Attack of the Retro Coders
Those old game machines from the attic may have pitifully little computing power and laughably primitive graphics. But a cadre of game creators still considers them the ultimate programming challenge.
Every summer in Las Vegas, the gamers descend for their annual convention. They come to see the hottest new wares for their favorite consoles and computers. But they’re not interested in Microsoft’s Xbox, Sony’s Playstation 2, or Nintendo’s GameCube. This is the Classic Gaming Expo. They’re hovering around the Commodore 64, the Atari 2600, the Amiga, and the Apple II: the vintage machines from the 1970s and 1980s that, in their minds, aren’t just sources of nostalgia but platforms for exciting and new software. They are retro coders, writing fresh programs for old hardware.
Though some of these programmers sell their work, it’s primarily a labor of loveand logic. “They do this to prove their worth as programmers,” says John Hardie, director of the Classic Gaming Expo. “It’s incredibly hard to write for these systems because of their limitations, their lack of space. When you’re working with 4 kilobytes of RAM, it’s the ultimate challenge.”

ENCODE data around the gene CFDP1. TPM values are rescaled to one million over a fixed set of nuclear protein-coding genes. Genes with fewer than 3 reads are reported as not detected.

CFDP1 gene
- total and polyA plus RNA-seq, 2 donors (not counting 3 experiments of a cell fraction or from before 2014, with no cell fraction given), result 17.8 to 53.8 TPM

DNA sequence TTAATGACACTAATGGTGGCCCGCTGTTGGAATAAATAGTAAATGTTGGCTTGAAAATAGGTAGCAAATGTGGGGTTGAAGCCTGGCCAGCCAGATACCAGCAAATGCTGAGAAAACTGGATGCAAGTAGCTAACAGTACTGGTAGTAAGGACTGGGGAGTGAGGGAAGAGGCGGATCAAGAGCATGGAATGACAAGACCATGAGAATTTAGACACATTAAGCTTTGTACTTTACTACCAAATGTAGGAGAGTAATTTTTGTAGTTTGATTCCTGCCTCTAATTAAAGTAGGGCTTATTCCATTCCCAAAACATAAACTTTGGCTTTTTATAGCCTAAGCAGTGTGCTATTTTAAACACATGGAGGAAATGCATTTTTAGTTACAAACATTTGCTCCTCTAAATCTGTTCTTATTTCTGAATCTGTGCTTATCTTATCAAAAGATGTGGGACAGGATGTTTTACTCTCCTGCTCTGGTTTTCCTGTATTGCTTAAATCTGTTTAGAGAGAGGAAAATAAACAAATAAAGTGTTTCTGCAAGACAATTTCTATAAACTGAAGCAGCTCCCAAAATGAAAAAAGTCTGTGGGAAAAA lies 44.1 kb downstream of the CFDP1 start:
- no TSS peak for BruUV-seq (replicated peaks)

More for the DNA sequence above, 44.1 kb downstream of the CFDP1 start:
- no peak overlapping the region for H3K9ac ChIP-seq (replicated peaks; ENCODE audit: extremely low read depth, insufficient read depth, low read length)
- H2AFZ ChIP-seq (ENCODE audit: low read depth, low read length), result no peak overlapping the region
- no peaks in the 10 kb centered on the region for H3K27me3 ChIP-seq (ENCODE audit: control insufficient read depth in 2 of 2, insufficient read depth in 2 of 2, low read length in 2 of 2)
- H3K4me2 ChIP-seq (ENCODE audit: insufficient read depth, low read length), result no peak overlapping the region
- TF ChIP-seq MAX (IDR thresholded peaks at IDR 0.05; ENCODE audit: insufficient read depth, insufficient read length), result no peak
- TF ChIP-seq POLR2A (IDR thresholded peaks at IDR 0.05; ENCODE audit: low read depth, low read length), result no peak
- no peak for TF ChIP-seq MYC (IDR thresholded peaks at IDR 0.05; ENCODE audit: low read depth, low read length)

For many diehard techies, this pioneering generation of machines elicits the same kind of goose bumps as a classic pop song might for a music fan. These early computers, after all, provided the first means for an armchair gamer to create his answer to Asteroids. The Apple II, for example, has been a darling of the indie hacker set ever since the first machine was introduced at a meeting of the Homebrew Computer Club, a do-it-yourself group of programmers in California, a quarter century ago. Released in 1977, the Apple II was a groundbreaking, mass-market computer with a keyboard, compatibility with the BASIC programming language, and, best of all, color graphics. There was no hard drive but it came with two game paddles. It was perfect for game making.
“The important thing back then was that because the computers didn’t have fancy graphics, the programmers had to make them fun to play,” says Albert Yarusso, editor of Atari Age, an online magazine for fans of the early Atari systems. “That’s why they’re still fun today.”
Programming for these machines carries a similar appeal today as it did when the computers first came on the marketnamely, their accessibility. In the 1970s and 80s, the video game market was dominated by proprietary arcade machines like Pac-Man and Space Invaders. Consumers could play these machines, but they couldn’t hack them. The Commodore 64 and Apple II provided a means through which a self-taught coder with the will and the chops could write and play his own (it was usually, though not always, a guy thing) rudimentary software.
Today, the major video game consoles like the Xbox and Playstation 2 are just as exclusionary as the early arcade machines; the only way to write software for these systems is with an expensive development kit, reserved for a select group of developers approved by the makers of the game systems. Creating these elaborate games requires millions of dollars of capitalization, as well as teams of artists, coders, and designers that can encompass dozens of people.